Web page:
The Green Deal – the good, the bad but mostly the computer says NO!

Since the first day I heard of the new government ‘Green Deal’ scheme to help all of us make our homes more energy efficient, save us money and ultimately limit the co2 emissions our houses give off, I was a fan. Couldn’t preach enough on the virtues of getting a professional bod in to our respective homes and a personal run down on what’s needed to do be more energy efficient.

And I’m still a fan of this new government scheme but from recent letters I’ve had it may need some tweaking by the government to work for the majority of householders.

If you’re not aware of the Green Deal yet, which kicked in on January 28th, it means whether you need a new boiler, say or loft insulation, a company will install it and you’ll pay nothing up front for the cost of the work. You will then pay off the cost of the work though your electricity bill. Brilliant in theory, as most of us don’t have £3000 to replace a boiler. However for this to happen you need to meet what is known as the Golden Rule. The Golden Rule states the expected financial savings must be equal or greater than the costs attached to the energy bill. For example if you currently pay £100 a month in gas and electricity and the new energy saving measures you agree to cut your bills by £20 per month, you don’t pay back more on the loan than that amount.

Again – fabulous in theory. However there seem to be problems with this scheme already. One reader wrote this week with his dilemma after having applied for the Green Deal. He asked British Gas, one of the first big organisations who signed up to be part of the scheme, to come in to do a Green Deal appraisal. The cost for assessment was £95. Our reader had already advised British Gas that he was living in a large draughty, Georgian house with an old G-rated boiler that was no longer efficient and that loft insulation and draught saving measures were also needed. British Gas was happy to come to do the assessment knowing these facts. However due to the home being listed, the majority of advice given couldn’t be taken up – our reader was advised the cost would be ?30,000 to do all energy measures and their home did not meet the Golden Rule to have the Green Deal. Basically each time all details were typed into the computer the computer said NO! This reader on our advice did ask for a full refund which I’m pleased to say British Gas did immediately in the knowledge his house was not suitable.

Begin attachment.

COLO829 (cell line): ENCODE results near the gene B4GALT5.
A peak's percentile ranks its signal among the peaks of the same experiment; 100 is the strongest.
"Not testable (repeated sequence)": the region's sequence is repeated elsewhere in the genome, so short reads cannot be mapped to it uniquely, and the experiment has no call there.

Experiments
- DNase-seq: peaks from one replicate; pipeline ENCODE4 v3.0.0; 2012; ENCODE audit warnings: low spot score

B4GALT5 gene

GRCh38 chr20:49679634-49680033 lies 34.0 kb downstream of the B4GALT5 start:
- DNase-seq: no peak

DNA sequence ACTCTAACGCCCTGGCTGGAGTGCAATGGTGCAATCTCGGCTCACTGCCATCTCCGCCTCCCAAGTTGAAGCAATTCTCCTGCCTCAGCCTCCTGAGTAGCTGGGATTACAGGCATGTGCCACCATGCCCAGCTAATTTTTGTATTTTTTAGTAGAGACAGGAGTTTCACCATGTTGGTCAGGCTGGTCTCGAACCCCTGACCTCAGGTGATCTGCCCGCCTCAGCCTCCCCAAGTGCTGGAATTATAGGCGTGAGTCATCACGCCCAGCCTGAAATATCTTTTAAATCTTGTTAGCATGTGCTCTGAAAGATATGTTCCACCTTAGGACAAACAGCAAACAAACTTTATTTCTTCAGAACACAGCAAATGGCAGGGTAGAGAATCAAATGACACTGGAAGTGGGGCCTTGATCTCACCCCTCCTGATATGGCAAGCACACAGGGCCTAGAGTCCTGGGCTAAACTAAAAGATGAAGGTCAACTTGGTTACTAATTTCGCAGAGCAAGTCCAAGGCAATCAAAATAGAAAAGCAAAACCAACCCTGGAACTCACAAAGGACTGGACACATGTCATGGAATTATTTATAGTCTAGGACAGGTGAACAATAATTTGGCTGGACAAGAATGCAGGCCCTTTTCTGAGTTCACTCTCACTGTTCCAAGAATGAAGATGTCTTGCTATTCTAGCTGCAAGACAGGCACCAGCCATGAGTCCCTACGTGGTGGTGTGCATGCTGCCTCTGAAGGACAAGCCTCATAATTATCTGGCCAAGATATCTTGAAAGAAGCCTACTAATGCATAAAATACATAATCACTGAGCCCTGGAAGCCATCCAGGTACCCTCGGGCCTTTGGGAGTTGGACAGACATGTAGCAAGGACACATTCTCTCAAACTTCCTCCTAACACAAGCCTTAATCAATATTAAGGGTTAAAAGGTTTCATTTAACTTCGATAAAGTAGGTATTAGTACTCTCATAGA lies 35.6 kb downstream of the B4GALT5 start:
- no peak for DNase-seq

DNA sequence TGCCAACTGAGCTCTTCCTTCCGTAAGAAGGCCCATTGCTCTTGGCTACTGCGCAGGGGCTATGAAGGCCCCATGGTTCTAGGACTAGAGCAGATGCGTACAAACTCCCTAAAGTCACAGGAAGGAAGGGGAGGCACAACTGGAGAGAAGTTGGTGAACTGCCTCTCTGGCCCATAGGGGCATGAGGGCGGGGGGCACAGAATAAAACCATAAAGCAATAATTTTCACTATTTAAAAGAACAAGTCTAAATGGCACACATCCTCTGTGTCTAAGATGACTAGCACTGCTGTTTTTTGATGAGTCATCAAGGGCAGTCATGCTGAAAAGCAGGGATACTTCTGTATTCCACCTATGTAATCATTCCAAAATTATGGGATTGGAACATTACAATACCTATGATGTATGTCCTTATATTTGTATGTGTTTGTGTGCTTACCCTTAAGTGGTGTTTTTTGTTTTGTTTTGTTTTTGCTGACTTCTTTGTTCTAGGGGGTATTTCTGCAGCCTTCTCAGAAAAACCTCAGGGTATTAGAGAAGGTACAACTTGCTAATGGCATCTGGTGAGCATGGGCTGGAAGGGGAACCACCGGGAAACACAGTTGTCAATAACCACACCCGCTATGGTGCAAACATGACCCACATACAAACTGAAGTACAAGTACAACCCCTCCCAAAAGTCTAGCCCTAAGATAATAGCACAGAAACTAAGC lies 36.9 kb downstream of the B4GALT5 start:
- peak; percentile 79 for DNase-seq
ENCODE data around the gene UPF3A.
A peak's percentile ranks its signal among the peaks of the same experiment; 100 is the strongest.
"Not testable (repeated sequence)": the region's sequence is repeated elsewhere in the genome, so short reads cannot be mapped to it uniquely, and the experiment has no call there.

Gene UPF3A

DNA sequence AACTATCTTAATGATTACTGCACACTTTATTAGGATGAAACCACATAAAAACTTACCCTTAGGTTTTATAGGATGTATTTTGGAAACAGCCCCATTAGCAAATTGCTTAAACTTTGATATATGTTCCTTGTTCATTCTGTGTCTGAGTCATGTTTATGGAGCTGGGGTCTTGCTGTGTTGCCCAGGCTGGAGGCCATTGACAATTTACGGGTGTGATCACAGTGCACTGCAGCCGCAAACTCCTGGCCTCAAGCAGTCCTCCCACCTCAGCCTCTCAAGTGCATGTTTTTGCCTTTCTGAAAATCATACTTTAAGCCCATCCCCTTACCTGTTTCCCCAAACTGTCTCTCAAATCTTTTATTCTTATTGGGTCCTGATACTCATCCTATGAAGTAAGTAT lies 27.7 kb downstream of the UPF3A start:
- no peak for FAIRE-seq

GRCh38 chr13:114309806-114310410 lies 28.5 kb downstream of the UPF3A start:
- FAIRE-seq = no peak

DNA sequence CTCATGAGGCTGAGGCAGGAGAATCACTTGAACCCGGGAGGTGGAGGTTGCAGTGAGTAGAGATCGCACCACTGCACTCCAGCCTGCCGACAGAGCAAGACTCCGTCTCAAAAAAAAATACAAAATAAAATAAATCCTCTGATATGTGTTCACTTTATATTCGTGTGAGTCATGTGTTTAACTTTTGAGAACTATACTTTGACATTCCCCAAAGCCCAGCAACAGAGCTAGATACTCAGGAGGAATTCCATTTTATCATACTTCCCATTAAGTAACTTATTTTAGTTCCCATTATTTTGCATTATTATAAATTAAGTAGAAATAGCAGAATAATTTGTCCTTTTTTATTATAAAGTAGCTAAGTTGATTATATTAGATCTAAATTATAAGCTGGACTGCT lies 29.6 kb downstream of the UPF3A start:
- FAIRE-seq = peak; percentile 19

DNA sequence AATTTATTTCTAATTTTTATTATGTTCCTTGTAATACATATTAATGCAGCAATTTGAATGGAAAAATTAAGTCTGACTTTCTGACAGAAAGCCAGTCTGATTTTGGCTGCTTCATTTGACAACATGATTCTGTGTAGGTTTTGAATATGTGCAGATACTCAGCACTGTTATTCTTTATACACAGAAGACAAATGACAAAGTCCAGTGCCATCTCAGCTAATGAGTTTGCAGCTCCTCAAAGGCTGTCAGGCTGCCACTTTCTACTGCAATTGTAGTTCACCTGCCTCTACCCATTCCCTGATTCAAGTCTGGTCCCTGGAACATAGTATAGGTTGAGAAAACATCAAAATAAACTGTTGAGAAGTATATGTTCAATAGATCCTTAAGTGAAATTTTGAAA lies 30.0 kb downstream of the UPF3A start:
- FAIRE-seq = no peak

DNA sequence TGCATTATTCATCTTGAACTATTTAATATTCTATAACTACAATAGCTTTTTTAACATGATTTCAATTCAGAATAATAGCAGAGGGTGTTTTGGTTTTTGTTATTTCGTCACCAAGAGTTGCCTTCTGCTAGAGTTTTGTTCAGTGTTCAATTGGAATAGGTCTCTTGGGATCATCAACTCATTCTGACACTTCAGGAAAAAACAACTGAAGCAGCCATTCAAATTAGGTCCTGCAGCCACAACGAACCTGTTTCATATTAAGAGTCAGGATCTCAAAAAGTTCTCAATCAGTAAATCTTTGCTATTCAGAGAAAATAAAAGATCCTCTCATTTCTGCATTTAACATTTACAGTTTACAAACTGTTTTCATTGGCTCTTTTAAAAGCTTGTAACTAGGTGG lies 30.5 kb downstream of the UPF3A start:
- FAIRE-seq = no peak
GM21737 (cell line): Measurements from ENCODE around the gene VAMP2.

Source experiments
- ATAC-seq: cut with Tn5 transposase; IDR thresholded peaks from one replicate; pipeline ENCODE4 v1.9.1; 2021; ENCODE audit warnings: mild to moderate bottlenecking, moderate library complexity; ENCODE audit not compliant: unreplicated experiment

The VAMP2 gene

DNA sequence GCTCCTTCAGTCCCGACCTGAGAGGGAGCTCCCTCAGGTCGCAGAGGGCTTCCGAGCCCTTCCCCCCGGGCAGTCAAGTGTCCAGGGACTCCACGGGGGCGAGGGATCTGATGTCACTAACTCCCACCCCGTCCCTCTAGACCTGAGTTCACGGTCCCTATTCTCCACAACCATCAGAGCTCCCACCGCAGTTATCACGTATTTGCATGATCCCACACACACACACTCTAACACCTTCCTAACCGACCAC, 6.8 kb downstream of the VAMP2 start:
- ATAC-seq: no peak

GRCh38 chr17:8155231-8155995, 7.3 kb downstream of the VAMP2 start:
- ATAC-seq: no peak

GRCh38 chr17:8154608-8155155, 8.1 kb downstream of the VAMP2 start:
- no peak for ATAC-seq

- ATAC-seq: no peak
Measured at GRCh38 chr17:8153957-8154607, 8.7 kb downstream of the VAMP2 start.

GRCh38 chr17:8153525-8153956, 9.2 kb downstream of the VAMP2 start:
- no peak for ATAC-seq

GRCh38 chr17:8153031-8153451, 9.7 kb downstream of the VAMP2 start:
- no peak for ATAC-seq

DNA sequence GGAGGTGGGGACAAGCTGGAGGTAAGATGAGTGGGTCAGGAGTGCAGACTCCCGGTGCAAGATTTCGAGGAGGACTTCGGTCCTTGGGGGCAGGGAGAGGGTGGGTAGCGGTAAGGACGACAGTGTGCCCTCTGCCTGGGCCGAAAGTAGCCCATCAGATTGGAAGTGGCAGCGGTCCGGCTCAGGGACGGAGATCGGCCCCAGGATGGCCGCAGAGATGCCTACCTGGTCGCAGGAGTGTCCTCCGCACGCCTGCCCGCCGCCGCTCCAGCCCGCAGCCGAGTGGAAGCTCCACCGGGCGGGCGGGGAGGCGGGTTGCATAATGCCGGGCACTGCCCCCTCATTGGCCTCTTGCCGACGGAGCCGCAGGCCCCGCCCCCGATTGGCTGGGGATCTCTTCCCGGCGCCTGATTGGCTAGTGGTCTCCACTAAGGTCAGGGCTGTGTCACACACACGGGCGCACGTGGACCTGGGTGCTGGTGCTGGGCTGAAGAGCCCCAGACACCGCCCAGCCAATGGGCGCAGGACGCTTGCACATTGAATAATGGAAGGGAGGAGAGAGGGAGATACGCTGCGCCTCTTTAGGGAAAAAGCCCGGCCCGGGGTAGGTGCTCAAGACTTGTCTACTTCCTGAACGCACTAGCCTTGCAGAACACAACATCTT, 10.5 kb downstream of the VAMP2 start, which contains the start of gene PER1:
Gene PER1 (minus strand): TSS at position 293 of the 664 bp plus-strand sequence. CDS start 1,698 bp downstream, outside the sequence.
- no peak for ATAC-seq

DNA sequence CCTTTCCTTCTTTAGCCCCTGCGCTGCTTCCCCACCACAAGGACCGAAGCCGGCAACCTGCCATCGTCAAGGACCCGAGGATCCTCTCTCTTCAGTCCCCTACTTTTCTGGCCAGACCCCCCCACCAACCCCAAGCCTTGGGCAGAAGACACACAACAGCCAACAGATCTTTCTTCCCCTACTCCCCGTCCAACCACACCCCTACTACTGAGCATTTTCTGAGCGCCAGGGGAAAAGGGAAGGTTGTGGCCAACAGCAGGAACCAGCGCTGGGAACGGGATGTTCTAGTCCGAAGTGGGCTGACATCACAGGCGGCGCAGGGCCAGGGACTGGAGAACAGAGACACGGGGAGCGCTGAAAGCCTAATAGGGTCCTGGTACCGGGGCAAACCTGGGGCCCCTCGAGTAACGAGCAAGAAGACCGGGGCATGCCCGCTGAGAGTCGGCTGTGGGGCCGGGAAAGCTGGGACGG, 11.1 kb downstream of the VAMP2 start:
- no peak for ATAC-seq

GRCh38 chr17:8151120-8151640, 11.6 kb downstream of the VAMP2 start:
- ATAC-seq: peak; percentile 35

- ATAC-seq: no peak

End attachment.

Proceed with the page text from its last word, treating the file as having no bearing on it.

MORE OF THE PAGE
So it seems that to be eligible for this new government incentive you need to have many energy efficient measures already in place and living in a modern home already equipped with many of the latest energy efficient measures – i.e. double glazing, loft insulation etc. Worryingly it seems to defeat the purpose of the Green Deal loan. How are the government going to over come this? Watch this space.